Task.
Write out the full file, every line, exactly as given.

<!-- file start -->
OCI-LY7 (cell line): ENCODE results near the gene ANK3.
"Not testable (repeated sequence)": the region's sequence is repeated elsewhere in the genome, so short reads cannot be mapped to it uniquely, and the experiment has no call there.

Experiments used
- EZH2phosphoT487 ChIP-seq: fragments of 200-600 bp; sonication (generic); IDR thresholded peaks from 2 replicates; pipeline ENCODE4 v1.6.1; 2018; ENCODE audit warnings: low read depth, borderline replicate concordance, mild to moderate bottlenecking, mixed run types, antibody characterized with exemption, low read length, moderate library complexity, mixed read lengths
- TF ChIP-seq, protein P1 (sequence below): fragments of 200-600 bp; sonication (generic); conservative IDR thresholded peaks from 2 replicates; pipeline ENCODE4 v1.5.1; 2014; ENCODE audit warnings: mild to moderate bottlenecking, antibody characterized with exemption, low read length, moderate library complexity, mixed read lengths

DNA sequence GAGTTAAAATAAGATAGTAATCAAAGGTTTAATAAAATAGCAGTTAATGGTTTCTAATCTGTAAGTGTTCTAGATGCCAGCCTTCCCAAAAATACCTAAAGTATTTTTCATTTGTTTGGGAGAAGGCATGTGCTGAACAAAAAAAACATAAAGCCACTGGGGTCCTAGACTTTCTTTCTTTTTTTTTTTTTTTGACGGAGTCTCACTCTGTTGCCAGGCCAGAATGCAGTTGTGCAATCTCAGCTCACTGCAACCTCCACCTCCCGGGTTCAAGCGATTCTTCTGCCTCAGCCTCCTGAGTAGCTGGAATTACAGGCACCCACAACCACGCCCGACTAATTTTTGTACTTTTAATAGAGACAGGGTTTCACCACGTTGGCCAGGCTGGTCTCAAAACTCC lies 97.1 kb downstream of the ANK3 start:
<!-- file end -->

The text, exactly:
OCI-LY7 (cell line): ENCODE results near the gene ANK3.
"Not testable (repeated sequence)": the region's sequence is repeated elsewhere in the genome, so short reads cannot be mapped to it uniquely, and the experiment has no call there.

Experiments used
- EZH2phosphoT487 ChIP-seq: fragments of 200-600 bp; sonication (generic); IDR thresholded peaks from 2 replicates; pipeline ENCODE4 v1.6.1; 2018; ENCODE audit warnings: low read depth, borderline replicate concordance, mild to moderate bottlenecking, mixed run types, antibody characterized with exemption, low read length, moderate library complexity, mixed read lengths
- TF ChIP-seq, protein P1 (sequence below): fragments of 200-600 bp; sonication (generic); conservative IDR thresholded peaks from 2 replicates; pipeline ENCODE4 v1.5.1; 2014; ENCODE audit warnings: mild to moderate bottlenecking, antibody characterized with exemption, low read length, moderate library complexity, mixed read lengths

DNA sequence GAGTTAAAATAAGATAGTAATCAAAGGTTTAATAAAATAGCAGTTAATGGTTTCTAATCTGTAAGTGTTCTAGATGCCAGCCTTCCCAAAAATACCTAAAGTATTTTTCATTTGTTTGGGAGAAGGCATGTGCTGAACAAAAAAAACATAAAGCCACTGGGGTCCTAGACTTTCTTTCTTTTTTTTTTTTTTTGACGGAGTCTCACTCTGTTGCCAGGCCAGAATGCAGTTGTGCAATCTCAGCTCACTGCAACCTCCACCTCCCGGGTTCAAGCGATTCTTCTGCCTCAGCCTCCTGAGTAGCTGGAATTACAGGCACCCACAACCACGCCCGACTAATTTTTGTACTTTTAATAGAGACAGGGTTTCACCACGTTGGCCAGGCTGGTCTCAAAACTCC lies 97.1 kb downstream of the ANK3 start: